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Susceptibility or Resilience to Maltreatment Can Be Explained by Specific Differences in Brain Network Architecture

Published:November 01, 2018DOI:https://doi.org/10.1016/j.biopsych.2018.10.016

      Abstract

      Background

      Childhood maltreatment is a major risk factor for psychopathology. However, some maltreated individuals appear remarkably resilient to the psychiatric effects while manifesting the same array of brain abnormalities as maltreated individuals with psychopathology. Hence, a critical aim is to identify compensatory brain alterations that enable resilient individuals to maintain mental well-being despite alterations in stress-susceptible regions.

      Methods

      Network models were constructed from diffusion tensor imaging and tractography in physically healthy unmedicated 18- to 25-year-old participants (N = 342, n = 192 maltreated) to develop network-based explanatory models.

      Results

      First, we determined that susceptible and resilient individuals had the same alterations in global fiber stream network architecture using two different definitions of resilience: 1) no lifetime history of Axis I or II disorders, and 2) no clinically significant symptoms of anxiety, depression, anger-hostility, or somatization. Second, we confirmed an a priori hypothesis that right amygdala nodal efficiency was lower in asymptomatic resilient than in susceptible participants or control subjects. Third, we identified eight other nodes with reduced nodal efficiency in resilient individuals and showed that nodal efficiency moderated the relationship between maltreatment and psychopathology. Fourth, we found that models based on global network architecture and nodal efficiency could delineate group membership (control, susceptible, resilient) with 75%, 82%, and 80% cross-validated accuracy.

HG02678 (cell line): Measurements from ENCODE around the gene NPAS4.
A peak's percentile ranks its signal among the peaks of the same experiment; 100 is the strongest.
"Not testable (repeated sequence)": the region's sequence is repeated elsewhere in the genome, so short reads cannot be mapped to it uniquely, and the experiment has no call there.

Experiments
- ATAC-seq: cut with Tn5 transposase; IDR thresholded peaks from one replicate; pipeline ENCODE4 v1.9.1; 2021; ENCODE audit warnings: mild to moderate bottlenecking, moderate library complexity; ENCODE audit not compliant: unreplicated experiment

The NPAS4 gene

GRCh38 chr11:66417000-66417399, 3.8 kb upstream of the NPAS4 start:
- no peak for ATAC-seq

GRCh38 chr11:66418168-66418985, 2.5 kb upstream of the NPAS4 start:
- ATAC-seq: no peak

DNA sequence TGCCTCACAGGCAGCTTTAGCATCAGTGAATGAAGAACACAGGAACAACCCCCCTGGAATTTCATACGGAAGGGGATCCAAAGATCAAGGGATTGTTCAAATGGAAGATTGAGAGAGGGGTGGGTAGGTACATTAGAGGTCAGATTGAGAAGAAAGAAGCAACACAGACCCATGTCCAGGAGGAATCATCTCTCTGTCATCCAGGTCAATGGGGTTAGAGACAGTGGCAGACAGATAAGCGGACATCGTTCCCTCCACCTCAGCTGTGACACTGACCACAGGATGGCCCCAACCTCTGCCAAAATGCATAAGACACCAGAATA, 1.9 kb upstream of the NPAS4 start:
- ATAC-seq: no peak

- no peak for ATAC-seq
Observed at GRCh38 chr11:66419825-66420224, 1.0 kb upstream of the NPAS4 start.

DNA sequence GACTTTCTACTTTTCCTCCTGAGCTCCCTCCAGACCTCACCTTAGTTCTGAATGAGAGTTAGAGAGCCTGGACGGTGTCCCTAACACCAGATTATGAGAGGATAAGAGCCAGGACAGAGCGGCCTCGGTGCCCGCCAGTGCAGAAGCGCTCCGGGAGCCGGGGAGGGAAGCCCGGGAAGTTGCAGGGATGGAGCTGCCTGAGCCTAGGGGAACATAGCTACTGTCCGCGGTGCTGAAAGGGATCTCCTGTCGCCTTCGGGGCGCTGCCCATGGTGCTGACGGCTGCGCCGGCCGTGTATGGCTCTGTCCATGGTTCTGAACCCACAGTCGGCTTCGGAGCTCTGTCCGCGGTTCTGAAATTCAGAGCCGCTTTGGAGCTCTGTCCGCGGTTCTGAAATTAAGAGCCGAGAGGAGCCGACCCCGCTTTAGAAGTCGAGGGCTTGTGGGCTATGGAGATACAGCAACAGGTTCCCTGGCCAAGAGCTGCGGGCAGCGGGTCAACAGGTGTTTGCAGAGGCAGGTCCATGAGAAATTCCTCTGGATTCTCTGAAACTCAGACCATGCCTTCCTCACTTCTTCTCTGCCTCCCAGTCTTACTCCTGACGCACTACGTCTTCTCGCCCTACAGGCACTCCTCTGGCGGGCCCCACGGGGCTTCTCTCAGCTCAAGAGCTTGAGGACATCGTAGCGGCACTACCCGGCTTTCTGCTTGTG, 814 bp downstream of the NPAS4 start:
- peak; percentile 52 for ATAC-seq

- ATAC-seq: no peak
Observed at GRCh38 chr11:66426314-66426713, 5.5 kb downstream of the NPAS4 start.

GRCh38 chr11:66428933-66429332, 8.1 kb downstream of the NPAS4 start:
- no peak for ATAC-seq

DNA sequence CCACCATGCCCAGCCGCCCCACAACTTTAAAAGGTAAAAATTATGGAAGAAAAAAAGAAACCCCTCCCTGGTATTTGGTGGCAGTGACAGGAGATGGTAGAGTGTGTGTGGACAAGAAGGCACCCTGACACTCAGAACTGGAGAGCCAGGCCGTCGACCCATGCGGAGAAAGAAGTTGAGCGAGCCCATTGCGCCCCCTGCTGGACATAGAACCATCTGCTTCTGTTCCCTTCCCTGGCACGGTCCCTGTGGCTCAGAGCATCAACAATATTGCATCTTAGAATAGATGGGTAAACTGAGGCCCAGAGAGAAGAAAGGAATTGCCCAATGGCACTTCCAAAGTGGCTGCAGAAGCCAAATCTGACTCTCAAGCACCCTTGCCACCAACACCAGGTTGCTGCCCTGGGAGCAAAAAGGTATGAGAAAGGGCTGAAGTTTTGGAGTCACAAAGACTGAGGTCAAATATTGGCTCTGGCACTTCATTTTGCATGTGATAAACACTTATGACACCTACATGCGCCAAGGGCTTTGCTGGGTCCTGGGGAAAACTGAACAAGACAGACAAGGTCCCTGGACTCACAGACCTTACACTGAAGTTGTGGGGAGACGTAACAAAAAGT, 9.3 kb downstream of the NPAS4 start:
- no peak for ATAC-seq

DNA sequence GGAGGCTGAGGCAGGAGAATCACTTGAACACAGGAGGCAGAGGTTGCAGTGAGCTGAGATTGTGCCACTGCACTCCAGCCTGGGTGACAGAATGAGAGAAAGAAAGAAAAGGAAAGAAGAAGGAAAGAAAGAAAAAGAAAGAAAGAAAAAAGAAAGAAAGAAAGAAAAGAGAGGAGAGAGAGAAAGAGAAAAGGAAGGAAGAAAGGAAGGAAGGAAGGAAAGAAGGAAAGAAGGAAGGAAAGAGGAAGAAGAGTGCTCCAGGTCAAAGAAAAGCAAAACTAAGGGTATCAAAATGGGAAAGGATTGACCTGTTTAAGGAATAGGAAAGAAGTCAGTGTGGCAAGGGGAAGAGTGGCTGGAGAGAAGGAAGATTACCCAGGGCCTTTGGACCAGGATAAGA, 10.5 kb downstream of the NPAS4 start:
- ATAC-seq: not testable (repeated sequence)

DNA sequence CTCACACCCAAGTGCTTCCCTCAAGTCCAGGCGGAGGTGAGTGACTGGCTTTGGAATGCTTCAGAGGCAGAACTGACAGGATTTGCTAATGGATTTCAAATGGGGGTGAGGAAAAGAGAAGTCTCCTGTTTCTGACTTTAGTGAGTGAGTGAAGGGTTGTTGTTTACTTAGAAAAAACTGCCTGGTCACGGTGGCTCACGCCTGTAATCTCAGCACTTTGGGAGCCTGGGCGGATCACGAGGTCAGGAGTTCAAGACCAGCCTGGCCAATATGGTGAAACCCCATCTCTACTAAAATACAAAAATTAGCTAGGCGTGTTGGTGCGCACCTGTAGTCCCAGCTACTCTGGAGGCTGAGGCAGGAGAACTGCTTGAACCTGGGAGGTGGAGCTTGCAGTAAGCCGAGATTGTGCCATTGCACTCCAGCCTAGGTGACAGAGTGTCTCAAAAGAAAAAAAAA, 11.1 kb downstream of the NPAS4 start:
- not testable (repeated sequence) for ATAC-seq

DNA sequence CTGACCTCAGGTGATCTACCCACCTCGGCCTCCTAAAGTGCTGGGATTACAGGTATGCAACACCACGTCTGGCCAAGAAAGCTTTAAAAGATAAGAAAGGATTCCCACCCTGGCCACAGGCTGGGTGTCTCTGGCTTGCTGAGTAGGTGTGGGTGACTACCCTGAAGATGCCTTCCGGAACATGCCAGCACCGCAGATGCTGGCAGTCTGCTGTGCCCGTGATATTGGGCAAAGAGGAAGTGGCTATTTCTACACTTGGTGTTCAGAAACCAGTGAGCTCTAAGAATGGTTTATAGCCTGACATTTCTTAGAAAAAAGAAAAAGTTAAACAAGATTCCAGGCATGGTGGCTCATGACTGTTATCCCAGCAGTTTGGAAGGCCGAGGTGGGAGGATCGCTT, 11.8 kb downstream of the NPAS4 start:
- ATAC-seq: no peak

Conclusions

      Together these findings suggest that sparse fiber networks with increased small-worldness following maltreatment render individuals vulnerable to psychopathology if abnormalities occur in specific nodes, but that decreased ability of certain nodes to propagate information throughout the network mitigates the effects and leads to resilience.

      Keywords

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      • Connecting With Resilience
        Biological PsychiatryVol. 85Issue 8
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          When it comes to mental health, we tend to focus more on what can go wrong and how than on what goes right and why. The intriguing question posed by Ohashi et al. (1) in this issue of Biological Psychiatry is what neurobiological systems might confer resilience, allowing some who experience early maltreatment to avoid subsequent mental ill health. Their focus is white matter integrity, and they use graph theory to describe the structural connectivity and, by inference, information flow among brain systems.
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